Immediately I received an email back. She thanked me for my positive feedback and told me, "Your words mean so much to me because I rarely receive any feedback!"

Rarely receives any feedback?

I was dumbfounded. Such a prolific author and known personality. I would have imagined that she would need a press secretary just to take care of all her fan mail. Rarely receives feedback.

Hmmm.

Her statement made me realize how often so many of us forget to give feedback. We assume, "Oh, I'm sure s/he already knows…there's no reason to say it."

When's the last time you told your spouse or your child that you love him or her? When did you last thank your husband for working so hard to provide for your family? When did you last tell your wife how much you appreciated all the many things that she does to make your life so much more comfortable? Or how about your child for trying so hard to please you? For the pleasure and nachas s/he gives you just by being your child?

Though there were 12 tribes of Israel, the Jewish people are called Yehudim, Jews, after the name of fourth tribe, Yehudah, Judah. When the ten tribes were conquered and exiled by the Assyrian king in the 5th century BCE, and the only remaining Israelites were the residents of the Kingdom of Judah, the term "Yehudi" or "Jew" came to refer to all Jews.

On a deeper level, the name Yehudah shares the same root as the Hebrew word hoda'ah, which means acknowledgement and gratitude. The trademark quality of a Jew is one who acknowledges and shows gratitude to G‑d for all that he has and is.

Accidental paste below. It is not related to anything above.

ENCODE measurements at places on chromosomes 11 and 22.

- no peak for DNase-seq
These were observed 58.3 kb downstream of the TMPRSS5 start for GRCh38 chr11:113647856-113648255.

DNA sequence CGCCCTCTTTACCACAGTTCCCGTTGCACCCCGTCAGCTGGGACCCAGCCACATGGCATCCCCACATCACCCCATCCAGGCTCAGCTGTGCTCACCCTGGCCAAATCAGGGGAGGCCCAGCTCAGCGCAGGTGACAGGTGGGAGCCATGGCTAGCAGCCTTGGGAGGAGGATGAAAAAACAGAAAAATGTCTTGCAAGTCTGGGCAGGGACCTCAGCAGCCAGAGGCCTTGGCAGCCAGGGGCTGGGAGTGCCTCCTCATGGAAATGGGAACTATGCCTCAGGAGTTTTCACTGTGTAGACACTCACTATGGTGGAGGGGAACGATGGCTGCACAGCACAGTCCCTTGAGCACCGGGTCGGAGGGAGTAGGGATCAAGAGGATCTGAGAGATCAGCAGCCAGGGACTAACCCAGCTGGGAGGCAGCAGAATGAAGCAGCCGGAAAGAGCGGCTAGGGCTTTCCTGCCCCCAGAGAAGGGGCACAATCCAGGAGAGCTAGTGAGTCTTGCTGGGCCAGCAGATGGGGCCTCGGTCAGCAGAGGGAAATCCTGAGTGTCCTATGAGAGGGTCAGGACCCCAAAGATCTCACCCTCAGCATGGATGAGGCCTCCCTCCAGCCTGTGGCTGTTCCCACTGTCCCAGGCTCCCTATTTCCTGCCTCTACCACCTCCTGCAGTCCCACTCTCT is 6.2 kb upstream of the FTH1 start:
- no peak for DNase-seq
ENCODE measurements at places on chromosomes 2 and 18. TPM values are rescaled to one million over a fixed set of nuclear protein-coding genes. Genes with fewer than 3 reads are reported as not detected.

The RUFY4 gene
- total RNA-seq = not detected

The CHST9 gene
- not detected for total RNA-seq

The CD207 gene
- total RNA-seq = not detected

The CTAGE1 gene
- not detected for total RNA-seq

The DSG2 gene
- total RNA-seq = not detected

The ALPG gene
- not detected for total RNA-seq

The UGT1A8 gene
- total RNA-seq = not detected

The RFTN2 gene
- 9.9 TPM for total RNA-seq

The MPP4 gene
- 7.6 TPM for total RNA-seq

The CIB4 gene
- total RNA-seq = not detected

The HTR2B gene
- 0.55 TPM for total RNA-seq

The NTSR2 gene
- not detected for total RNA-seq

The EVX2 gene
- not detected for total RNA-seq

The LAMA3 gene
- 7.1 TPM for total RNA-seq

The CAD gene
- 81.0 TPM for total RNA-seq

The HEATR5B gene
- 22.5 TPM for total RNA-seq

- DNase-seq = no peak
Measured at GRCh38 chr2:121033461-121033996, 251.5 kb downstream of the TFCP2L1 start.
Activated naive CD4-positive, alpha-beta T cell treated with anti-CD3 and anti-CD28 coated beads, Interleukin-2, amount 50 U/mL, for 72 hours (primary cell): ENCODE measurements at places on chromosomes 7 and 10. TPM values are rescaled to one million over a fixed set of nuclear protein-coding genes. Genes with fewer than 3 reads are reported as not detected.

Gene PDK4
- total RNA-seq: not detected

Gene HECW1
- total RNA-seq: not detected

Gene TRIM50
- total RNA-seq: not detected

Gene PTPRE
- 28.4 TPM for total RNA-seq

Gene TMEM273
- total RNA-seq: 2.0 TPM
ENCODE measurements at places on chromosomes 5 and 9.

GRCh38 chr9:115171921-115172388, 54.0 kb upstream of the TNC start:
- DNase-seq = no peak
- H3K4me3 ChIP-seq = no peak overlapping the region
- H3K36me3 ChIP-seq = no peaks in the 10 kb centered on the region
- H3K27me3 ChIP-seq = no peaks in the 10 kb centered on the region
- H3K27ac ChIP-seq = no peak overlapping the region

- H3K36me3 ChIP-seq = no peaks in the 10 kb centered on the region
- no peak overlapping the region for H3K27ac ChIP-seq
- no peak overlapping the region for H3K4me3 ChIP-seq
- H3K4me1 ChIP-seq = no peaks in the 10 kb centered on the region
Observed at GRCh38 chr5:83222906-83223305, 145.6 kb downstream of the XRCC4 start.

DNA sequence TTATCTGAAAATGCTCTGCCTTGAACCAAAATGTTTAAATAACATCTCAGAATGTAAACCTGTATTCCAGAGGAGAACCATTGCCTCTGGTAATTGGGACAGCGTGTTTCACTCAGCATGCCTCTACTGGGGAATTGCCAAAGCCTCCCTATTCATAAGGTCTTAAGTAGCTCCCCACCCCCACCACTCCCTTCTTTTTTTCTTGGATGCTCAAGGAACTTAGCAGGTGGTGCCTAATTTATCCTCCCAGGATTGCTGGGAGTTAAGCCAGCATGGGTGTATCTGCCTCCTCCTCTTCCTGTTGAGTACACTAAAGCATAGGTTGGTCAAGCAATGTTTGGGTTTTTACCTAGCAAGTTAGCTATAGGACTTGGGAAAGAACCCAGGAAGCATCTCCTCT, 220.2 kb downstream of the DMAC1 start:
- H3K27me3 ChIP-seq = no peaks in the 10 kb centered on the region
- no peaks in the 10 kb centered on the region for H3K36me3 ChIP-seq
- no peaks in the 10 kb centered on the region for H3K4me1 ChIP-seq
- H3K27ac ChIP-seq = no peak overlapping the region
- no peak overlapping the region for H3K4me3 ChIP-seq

The more we gratefully acknowledge all the many little and big things being done for us, the more we inculcate within ourselves this quality--and the more we realize all the good that our Creator, and those around us, are constantly showering us with.

We all need positive feedback. Let's give it generously.

Chana Weisberg is the editor of TheJewishWoman.org. She lectures internationally on issues relating to women, relationships, meaning, self-esteem and the Jewish soul. She is the author of five popular books.

A few years ago, we were headed back home from a family vacation in the Laurentian Mountains.

After exulting in a tranquil week surrounded by the simple beauty of nature, away from the modern day pressures of cell phones, wifi and high speed connections, we were ready to plunge back into the onslaught of life, with renewed vigor.

It was about a six-hour drive back and our van was loaded down and piled high on top with suitcases, bedding, a barbeque, a small refrigerator and of course a week's worth of clothing for the entire family--and lots of food. We were a little over an hour away from our home in Toronto and I was already mentally planning out what would need to be taken care of the moment we returned. Our time away was wonderful, but now I was ready to jump back into our regular routine. School would be starting in another few days and there was so much to prepare.

Just as I was thinking these thoughts driving along the highway, our van began slowing down and emitting strange sounds from under the hood. My stomach lurched as I thought, No, not now! Just hold out another ninety minutes and we'll be safely home!

But apparently our van had a mind of its own.

The man who towed us to the closest town, reassured me that there was a car repair shop only ten minutes away. Though it was late Sunday afternoon, we could still make it there before closing.

I heaved a sigh of relief as I saw the garage still open and the mechanic intensely at work. I was even more relieved as he did a quick check on our van and told us that it was a minor issue which would not take him more than an hour to fix.

But then he broke the news to us—he'd be happy to work on it first thing in the morning.